Klara and the Sun by Kazuo Ishiguro
Klara is a solar-powered artificial friend, or AF, built to keep a child company in a near-future America in which children - middle-class children, at least - are educated by private tutors online and rarely mingle except at organised gatherings specifically designed to teach them social skills. After a time spent patiently observing the world from a city centre showroom and following the movement of the all-important sun, Klara is bought for Josie, a young teenager who lives outside the city with her mother and their housekeeper. But Josie suffers from debilitating weakness and health problems that confine her to bed for long periods, and we also learn that her older sister has died. Meanwhile Josie's only real friend, Rick, is physically fit and healthy but seems to be considered some sort of second-class citizen. Gradually, we're able to work out why this is - I won't explain, but it's enough to say that both Josie and Rick are suffering, in different ways, from decisions made by their respective parents.
It's Klara, the AF, who narrates the story, and everything that happens is filtered through her non-human eyes. Sometimes, Klara's perceptions are confused and fractured - figuratively on some occasions and on others, when her vision glitches and pixelates and the world becomes a confusing grid of jumbled boxes before her eyes, literally. She's unusually observant - a valuable quality in an AF, as means she can rapidly assimilate into a family and learn how to please them - and often more insightful than the humans around her, but there are times when her cognitive processing misinterprets what she sees.
It's also important to note that while Klara is not human, she does appear to suffer anxiety and concern, she feels gratitude and forms attachments to people and other AFs. It's this that is, for me, the source of much of the novel's sadness: Klara is not human and doesn't experience the world as a human being does, but her stoic acceptance of her role and her own non-humanity is painfully poignant.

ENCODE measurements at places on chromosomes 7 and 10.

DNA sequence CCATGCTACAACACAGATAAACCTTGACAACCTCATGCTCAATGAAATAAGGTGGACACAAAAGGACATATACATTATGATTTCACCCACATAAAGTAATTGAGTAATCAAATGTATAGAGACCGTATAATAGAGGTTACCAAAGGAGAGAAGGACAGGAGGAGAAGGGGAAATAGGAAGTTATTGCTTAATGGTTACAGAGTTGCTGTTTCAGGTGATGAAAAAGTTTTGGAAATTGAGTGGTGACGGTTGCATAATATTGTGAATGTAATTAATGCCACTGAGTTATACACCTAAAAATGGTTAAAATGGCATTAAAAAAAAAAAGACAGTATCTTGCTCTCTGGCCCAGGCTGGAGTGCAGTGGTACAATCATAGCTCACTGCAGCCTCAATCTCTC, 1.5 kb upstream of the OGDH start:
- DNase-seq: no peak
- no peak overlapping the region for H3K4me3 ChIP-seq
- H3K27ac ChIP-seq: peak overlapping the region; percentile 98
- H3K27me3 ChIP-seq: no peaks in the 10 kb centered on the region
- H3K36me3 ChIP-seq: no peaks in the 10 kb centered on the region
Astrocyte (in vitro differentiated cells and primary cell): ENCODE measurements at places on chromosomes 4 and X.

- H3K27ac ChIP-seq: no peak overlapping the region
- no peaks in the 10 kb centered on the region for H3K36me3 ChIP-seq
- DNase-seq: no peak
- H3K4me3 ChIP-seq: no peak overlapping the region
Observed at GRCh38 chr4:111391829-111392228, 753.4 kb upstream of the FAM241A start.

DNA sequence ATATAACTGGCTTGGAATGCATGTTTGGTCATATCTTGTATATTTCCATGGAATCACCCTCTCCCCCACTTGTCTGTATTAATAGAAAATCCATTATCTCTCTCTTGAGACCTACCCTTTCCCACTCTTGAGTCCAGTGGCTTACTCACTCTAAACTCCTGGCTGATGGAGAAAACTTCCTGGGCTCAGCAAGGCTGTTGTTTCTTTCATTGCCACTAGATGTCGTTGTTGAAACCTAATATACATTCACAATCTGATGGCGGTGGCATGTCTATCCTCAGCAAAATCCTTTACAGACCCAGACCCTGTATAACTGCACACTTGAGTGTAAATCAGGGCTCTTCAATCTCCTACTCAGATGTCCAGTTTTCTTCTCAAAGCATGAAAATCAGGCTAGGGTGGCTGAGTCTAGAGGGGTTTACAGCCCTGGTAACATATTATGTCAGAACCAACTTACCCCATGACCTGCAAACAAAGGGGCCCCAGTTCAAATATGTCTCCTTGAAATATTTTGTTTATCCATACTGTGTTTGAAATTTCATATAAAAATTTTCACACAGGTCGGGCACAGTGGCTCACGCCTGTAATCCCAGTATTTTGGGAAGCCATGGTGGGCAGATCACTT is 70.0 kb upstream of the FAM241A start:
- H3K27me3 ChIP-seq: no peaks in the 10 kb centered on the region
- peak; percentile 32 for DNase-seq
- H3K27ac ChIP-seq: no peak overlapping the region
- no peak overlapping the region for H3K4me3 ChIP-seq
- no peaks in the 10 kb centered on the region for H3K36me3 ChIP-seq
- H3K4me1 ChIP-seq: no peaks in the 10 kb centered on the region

Famously, the 'uncanny valley' is the point at which a figure looks so close to human that it unsettles us more than one that's less realistic - the smaller the differences, the more the non-humanity seems to become a problem. There are parallels to that in the way we perceive Kara. She almost thinks like a human, and almost experiences emotions as a human does - she even creates a form of religion for herself, believing that the sun that powers her is a god to which she can offer prayers - and it's the very fineness of that line between Klara and a human being that amplifies her otherness.
This unnerving contradiction is reflected in the novel's prose style. As always, Ishiguro writes with beautiful clarity and simplicity of language. There is a remarkable calmness to his writing, a quietness, that throws the vast scope of his themes into sharp relief - it is, if such a thing is possible, overwhelming in its understatement.
There are hints throughout that suggest we - like Klara when all she knows of the world is the portion of it she can see from her place in a shop window - are seeing only the smallest snapshot of the world in which it's set. At first, the presence of AFs seems to be the only real difference between Klara's time and ours, but then we discover disturbing facts about Josie and Rick and the cause of Josie's illness and it's clear that there is a bigger picture that isn't being fully revealed to us. Why does Rick's mother casually suggest that Josie's father, who has moved out of the family home to a different area, lives in a community of fascists? Who are the '423 post-employed people, 86 of them children' that are being 'cleared' from a building in the city?
Klara and the Sun is a book about humanity, motherhood and sacrifice, but it's also a book about hope. There's a strong sense of pathos about its ending, but also of contentment and of a purpose fulfilled. I loved this book, and it will stay with me for a long time.